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Showing posts from March, 2012

Future Plans: Cutting Beds

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Now that we don't have a phone or a plant on this table in the living room, we decided that it always needs flowers:

These are tulips that Tiegan picked out at Tendercrop a few weeks ago. They always have flowers (many they grow themselves), and it's kind of luxurious to pick up a bouquet every other week while grocery shopping.
Still, spending the cash on flowers (which I do find totally worth it) could be alleviated it we just had a cutting bed. I had started one at the Red House, but many of the perennials in it were just starting to fill out when we moved, so I'm not sure exactly how it turned out. (It was arranged by color, by the way, which was totally awesome. I'll have to dig up some old photos for another post.) I do miss being able to run outside and bring in lots of flowers whenever I feel like it, so I think some cutting beds are in our future here.
But where? We thought about saving a row in one of the quadrants for annuals, but when we worked out those p…

Fruit Tree Update

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It may be too early to offer a solid verdict here. We won't know for absolutely certain if the blossoms survived until they swell into baby fruits in a few weeks. So far, though, things look okay. First, the apple tree in its tent:


It was fairly warm in there when I poked my head in this afternoon, and I think this tree should be fine. The tent managed to stay up in the wind, and with the heat and coverage I think it should do okay for the next couple of cold nights (which aren't supposed to be quite as cold as last night). A closer look at the state of the blossoms:

To my eye, these seem unscathed, so I'm feeling pretty good about the prospects for the apples.
On the other hand, it looks like the apricot blossoms got some frostbite in the wind and the cold:

It's not terrible, but you can see that (despite the lights nearby), some petals are brown and dead. I am somewhat hopeful, though, because I didn't see any blossoms that lost all their petals (that I could te…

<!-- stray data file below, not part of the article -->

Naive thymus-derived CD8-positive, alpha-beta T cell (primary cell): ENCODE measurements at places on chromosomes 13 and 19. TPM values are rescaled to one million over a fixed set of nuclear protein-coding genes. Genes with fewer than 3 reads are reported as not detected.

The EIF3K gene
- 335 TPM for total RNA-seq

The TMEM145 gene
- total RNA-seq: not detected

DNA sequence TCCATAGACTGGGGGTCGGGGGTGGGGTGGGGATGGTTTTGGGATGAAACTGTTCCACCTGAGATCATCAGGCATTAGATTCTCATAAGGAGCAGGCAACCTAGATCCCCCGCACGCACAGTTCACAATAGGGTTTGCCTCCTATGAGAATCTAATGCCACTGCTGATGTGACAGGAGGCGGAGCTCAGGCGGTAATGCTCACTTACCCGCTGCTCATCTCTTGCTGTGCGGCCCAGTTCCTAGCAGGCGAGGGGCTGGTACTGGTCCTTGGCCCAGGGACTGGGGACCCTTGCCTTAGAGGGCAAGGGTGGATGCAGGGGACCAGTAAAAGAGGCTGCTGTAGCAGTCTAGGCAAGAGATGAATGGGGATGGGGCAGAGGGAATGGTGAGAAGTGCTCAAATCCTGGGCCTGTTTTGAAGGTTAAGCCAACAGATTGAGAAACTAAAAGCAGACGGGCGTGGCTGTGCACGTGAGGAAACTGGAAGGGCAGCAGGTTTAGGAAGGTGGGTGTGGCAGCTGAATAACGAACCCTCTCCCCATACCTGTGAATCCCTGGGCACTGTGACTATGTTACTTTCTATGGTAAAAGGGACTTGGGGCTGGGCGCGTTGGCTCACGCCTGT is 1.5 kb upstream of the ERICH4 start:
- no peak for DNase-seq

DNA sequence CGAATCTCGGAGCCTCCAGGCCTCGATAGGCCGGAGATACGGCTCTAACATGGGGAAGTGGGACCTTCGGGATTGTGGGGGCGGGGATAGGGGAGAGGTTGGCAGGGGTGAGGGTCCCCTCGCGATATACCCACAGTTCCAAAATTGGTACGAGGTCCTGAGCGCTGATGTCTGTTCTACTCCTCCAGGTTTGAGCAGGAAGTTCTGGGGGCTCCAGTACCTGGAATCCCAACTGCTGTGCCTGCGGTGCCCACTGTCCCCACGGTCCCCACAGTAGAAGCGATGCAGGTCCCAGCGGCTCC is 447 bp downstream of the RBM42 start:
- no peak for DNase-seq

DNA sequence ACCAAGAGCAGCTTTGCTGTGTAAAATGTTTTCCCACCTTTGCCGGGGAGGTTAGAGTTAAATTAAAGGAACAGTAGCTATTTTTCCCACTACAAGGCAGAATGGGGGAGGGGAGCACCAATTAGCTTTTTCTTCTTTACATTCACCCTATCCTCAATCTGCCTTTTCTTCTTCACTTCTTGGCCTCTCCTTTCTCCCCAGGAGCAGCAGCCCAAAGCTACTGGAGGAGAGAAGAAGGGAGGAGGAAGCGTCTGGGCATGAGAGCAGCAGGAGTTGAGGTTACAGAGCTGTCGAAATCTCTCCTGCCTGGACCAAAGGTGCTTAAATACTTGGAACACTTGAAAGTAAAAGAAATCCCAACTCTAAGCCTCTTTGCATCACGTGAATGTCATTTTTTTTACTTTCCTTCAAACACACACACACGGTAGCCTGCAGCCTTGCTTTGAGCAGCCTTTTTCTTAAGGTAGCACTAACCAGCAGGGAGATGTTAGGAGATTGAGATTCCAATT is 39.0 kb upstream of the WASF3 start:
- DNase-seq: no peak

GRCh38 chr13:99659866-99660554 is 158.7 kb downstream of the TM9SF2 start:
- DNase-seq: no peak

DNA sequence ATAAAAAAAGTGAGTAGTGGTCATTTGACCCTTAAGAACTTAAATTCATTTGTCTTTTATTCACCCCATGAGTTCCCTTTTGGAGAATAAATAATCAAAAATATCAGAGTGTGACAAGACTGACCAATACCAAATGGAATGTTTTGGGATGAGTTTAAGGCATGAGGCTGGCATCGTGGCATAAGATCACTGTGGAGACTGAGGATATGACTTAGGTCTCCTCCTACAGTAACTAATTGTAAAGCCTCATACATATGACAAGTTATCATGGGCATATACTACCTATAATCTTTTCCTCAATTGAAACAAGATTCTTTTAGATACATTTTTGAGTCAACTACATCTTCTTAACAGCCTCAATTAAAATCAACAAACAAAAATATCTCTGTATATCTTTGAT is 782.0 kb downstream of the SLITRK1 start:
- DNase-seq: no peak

Freezing Our Blossoms Off

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Remember when it was in the 80s for two weeks and everything burst into bloom while I was at the beach?
Well, yesterday the temperatures plummeted, and in our backyard the low hit 25 degrees. That wasn't just a kiss of 25 and a quick warm-up when the sun came up, either. It was down to 32 at sunset, so it was at or below freezing for at least 12 hours last night.
Did I mention winds from the north gusting to 40 mph?
We knew it was coming (well, except for the winds, although given the windyweatherhistoryhere, I suppose we should have expected that as well), so I was researching how to protect our tender fruit trees over the weekend. Because they are big (well, in general — ours aren't actually all that big yet), fruit trees are harder to protect than other tender plants that are low to the ground and can just get covered up. For example, our cold frame is easy:

Notice, though, that this time we used some leftover bricks as weights so the glass wouldn't blow away and smash …

The Verdict in the Crocus Case

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A week ago, I was kind of excited about the crocuses that were popping up in a few spots in the perennial border. It's hard not to get excited about such an early bloomer — they command an out-sized portion of attention for their size since there's nothing else around to look at when they open. 
Now that I've moved beyond my initial, culturally ingrained cooing response, I've been able to focus more clearly on the problem with these crocuses. First, they are messing up my color scheme: